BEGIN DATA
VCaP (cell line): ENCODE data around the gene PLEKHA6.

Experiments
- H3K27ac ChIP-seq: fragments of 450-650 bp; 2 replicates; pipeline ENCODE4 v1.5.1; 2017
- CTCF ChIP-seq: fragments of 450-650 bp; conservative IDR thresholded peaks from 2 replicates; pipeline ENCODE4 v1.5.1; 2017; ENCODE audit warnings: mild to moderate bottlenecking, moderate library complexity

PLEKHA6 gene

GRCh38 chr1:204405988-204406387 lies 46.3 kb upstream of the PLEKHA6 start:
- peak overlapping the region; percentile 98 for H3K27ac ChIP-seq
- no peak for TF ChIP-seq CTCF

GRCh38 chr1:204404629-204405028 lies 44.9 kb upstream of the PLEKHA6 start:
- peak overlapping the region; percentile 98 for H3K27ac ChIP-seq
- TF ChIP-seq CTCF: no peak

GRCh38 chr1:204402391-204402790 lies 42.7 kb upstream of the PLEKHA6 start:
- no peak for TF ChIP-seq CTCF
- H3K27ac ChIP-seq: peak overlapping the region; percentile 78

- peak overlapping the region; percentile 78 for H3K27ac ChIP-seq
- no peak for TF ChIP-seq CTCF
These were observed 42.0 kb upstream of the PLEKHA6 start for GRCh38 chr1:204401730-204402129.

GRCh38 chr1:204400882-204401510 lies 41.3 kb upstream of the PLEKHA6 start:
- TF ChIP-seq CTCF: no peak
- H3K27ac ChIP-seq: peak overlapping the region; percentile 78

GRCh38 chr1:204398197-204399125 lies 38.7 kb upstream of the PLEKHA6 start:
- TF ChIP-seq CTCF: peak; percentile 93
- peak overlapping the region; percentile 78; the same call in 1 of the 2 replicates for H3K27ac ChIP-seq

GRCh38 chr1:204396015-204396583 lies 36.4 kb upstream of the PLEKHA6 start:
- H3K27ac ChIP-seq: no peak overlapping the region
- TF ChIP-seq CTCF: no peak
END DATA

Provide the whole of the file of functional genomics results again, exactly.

VCaP (cell line): ENCODE data around the gene PLEKHA6.

Experiments
- H3K27ac ChIP-seq: fragments of 450-650 bp; 2 replicates; pipeline ENCODE4 v1.5.1; 2017
- CTCF ChIP-seq: fragments of 450-650 bp; conservative IDR thresholded peaks from 2 replicates; pipeline ENCODE4 v1.5.1; 2017; ENCODE audit warnings: mild to moderate bottlenecking, moderate library complexity

PLEKHA6 gene

GRCh38 chr1:204405988-204406387 lies 46.3 kb upstream of the PLEKHA6 start:
- peak overlapping the region; percentile 98 for H3K27ac ChIP-seq
- no peak for TF ChIP-seq CTCF

GRCh38 chr1:204404629-204405028 lies 44.9 kb upstream of the PLEKHA6 start:
- peak overlapping the region; percentile 98 for H3K27ac ChIP-seq
- TF ChIP-seq CTCF: no peak

GRCh38 chr1:204402391-204402790 lies 42.7 kb upstream of the PLEKHA6 start:
- no peak for TF ChIP-seq CTCF
- H3K27ac ChIP-seq: peak overlapping the region; percentile 78

- peak overlapping the region; percentile 78 for H3K27ac ChIP-seq
- no peak for TF ChIP-seq CTCF
These were observed 42.0 kb upstream of the PLEKHA6 start for GRCh38 chr1:204401730-204402129.

GRCh38 chr1:204400882-204401510 lies 41.3 kb upstream of the PLEKHA6 start:
- TF ChIP-seq CTCF: no peak
- H3K27ac ChIP-seq: peak overlapping the region; percentile 78

GRCh38 chr1:204398197-204399125 lies 38.7 kb upstream of the PLEKHA6 start:
- TF ChIP-seq CTCF: peak; percentile 93
- peak overlapping the region; percentile 78; the same call in 1 of the 2 replicates for H3K27ac ChIP-seq

GRCh38 chr1:204396015-204396583 lies 36.4 kb upstream of the PLEKHA6 start:
- H3K27ac ChIP-seq: no peak overlapping the region
- TF ChIP-seq CTCF: no peak